China’s new silvicultural revolution

Of all Sino-Australian exchanges, the story of how an Australian gum tree came to transform China’s plantation timber industry is one of the least known. The revolution came about with a major contribution from Australian scientist Dr Roger Arnold.

Eucalypts became one of Australia’s earliest exports after European colonial powers discovered they could thrive in poor soils in most warm climates. It’s believed the French introduced the trees to China in the late 1800s, but it was to be another century before Australian and Chinese forestry experts joined forces to turbocharge the productivity of China’s eucalypt plantations.

In 1982, a year after the Sino-Australian forestry collaboration first kicked off, an outdoorsy young Melburnian, having just graduated with Bachelor of Science (Forestry) from Australian National University, began a career that was to see him gain a PhD from North Carolina State University (a world-leader in the field of tree breeding). He would go on to improve the lives of millions by guiding the development of successful forestry programs in developing nations.

“After graduating I spent six years working in private industry, then did postgraduate study in the US, then joined CSIRO [Australia’s national science agency],” recalls Dr Roger Arnold.

“At that time, the CSIRO’s forestry division was assisting developing countries identify the best sources of seed, establish seed orchards and develop advanced generation breeding programs for eucalypts. I helped implement programs in Sri Lanka and the Philippines but it was obvious the country with the biggest potential was China.

“From 1999 to 2004 I spent a lot of time in China, mainly working on a project to establish cold-tolerant eucalypt species in a number of southern provinces. Eventually I relocated there permanently,” Arnold recalls.

“Initially I worked for a Chinese forestry company but after the Global Financial Crisis hit, I accepted an offer to become a senior research scientist at the Chinese Eucalypt Research Centre. There had already been a revolution in productivity from the early 1980s to the mid-1990s, due to intensive Sino-Australian experimentation into which species, varieties, fertilisers, planting densities and rotation times yielded the best results and I was employed to help engineer a second ‘great leap forward’.”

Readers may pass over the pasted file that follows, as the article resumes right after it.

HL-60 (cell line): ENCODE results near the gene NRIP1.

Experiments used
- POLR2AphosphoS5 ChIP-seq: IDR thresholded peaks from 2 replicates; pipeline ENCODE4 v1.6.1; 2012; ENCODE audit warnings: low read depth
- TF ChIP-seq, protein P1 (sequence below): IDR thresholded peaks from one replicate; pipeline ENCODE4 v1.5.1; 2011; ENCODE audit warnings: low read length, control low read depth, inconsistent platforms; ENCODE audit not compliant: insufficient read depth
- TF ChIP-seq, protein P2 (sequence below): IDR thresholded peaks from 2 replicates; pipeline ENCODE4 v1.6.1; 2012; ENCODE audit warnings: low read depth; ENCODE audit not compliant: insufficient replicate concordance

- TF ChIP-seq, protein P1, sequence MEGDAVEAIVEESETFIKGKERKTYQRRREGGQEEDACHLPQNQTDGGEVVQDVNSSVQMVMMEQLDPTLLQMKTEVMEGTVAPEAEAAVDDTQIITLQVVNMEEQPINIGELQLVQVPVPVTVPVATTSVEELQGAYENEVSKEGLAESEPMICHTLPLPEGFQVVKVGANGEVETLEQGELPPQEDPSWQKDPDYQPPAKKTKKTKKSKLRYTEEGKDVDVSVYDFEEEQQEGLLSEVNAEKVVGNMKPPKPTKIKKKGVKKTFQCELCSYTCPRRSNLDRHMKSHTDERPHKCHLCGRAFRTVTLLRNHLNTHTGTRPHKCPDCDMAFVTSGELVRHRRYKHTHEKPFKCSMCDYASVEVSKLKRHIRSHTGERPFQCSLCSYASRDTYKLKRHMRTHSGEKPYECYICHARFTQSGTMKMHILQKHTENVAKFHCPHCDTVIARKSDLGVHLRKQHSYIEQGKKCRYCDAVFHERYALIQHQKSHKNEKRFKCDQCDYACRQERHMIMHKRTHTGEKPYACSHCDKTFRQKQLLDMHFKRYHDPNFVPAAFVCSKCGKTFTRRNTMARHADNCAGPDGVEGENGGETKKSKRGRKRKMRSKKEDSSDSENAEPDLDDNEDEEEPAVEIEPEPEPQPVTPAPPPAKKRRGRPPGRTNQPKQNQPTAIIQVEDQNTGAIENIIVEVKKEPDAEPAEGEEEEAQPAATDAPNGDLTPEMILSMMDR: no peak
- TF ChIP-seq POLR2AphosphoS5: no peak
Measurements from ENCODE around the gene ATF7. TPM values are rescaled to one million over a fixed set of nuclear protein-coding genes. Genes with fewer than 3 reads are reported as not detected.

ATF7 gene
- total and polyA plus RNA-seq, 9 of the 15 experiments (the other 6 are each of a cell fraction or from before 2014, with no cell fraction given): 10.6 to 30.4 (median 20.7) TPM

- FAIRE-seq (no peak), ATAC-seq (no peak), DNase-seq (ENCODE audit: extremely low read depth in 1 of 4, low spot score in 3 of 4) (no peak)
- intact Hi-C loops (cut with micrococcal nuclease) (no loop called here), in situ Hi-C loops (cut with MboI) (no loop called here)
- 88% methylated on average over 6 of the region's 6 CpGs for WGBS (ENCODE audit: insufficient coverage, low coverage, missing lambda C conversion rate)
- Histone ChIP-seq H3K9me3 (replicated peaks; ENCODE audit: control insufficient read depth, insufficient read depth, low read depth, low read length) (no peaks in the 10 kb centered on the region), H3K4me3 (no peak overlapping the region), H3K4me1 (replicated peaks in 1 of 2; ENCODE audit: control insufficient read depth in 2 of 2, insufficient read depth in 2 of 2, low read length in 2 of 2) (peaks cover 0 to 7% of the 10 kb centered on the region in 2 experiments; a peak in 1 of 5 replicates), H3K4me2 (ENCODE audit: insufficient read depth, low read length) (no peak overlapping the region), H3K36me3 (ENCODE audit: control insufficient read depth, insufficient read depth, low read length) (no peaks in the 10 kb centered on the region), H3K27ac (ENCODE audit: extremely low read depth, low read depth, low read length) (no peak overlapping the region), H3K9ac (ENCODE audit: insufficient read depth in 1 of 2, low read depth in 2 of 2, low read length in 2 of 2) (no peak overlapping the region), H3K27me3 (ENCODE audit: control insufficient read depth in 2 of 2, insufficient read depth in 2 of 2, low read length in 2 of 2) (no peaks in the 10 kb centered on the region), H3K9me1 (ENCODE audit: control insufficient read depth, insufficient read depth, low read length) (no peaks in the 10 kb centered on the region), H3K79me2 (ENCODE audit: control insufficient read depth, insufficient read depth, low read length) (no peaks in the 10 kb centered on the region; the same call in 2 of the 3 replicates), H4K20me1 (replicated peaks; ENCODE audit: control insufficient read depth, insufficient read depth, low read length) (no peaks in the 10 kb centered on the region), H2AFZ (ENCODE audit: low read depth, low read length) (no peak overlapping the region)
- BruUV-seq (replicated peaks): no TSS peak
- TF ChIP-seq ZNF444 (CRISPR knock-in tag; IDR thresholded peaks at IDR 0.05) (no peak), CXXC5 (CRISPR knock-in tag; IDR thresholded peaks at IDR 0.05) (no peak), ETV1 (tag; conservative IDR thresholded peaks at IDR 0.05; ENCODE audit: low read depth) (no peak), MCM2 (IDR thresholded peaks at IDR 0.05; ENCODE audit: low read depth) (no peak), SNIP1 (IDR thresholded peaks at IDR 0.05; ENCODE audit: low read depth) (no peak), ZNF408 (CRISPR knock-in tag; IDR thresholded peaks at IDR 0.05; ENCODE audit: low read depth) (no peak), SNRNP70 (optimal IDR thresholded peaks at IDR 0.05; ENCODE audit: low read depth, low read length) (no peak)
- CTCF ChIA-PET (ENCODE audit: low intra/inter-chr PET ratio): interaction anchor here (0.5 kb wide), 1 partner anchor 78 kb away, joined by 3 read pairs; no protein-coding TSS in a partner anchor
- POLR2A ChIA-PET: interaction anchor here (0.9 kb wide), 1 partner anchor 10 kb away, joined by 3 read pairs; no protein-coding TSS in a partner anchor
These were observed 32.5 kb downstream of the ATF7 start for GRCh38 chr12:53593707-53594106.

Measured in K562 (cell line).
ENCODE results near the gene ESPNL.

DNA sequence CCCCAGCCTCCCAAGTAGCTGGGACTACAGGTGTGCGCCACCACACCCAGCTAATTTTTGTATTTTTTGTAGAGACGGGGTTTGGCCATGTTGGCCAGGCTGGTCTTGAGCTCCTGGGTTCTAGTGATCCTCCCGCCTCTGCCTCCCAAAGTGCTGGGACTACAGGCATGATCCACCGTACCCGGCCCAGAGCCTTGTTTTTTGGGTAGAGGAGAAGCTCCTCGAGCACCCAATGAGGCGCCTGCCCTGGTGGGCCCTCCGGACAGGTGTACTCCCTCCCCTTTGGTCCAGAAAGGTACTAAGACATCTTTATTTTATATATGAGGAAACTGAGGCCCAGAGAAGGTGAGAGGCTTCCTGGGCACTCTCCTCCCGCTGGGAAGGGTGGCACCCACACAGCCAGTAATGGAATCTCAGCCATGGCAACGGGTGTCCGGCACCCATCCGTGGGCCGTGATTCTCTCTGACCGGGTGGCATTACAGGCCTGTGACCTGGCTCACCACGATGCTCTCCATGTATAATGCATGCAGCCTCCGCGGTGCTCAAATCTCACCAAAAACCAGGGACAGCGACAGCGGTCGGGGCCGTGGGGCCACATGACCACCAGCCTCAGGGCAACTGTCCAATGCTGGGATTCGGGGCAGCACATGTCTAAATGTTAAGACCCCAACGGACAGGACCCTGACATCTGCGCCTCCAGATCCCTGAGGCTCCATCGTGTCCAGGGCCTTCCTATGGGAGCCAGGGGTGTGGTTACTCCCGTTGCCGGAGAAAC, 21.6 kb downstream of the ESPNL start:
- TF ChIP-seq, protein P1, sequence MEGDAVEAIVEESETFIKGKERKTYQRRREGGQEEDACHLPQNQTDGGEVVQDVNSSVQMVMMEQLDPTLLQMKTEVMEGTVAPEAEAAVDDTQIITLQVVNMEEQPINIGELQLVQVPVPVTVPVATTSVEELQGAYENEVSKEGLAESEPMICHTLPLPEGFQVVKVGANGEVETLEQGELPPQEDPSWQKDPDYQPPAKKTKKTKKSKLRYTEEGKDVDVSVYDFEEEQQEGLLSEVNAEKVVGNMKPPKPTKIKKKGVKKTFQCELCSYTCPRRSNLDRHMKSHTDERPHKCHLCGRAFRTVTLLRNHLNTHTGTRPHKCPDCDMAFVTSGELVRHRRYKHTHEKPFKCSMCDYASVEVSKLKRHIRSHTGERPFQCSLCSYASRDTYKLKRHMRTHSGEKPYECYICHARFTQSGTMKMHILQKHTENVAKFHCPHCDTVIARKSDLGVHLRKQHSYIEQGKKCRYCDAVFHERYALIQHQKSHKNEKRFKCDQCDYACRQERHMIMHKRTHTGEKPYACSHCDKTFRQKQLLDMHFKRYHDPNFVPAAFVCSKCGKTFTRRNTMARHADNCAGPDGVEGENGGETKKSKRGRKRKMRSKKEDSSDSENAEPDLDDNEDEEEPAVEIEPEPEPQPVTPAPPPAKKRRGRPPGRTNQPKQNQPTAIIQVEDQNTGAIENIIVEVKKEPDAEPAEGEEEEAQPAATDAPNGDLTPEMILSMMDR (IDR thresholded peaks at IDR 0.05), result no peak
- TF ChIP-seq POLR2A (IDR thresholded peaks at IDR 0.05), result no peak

It’s difficult to overestimate the significance of Arnold’s work, not just for China’s economy but also for the planet. While eucalypts account for around five per cent of China’s plantation trees, they produce close to 20 per cent of the wood harvest. One of the best hopes for moderating China’s voracious appetite for wood harvested from at-risk native forests – both its own and those of other nations – is a second sizeable leap in the productivity of eucalypt plantations.

“China now produces just under half the timber it uses and it’s feasible that could rise to around 70 per cent if it continues to focus on quality plantation development and management,” Dr Arnold predicts.

“I’m working with my colleagues on tree improvement and silvicultural programs, advising them on managing and analysing their data. My contribution is the scientific rigour I’ve developed through my industry and academic experience; there needs to be excellent systems in place to manage research projects and analyse data relating to tens of thousands of trees scattered in different locations.

“You have to be able to come back in five years time and identify the best trees to act as parents to create the superior progeny. And, a few years after that, you need to be able to select the best of the seedling progeny in order to keep delivering incrementally superior hybrid clones to the commercial growers.”

It’s not only the Chinese who stand to benefit from the research being overseen by Dr Arnold, work that has already seen him showered with honours, including a prestigious Chinese Government Friendship Award.

“Brazil and India actually have more land devoted to eucalypt plantations than China and Australia, and South Africa isn’t far behind,” he says. “While there’s competition between countries and companies there’s also plenty of collaboration, meaning any big advance soon translates into benefits that are shared worldwide.”

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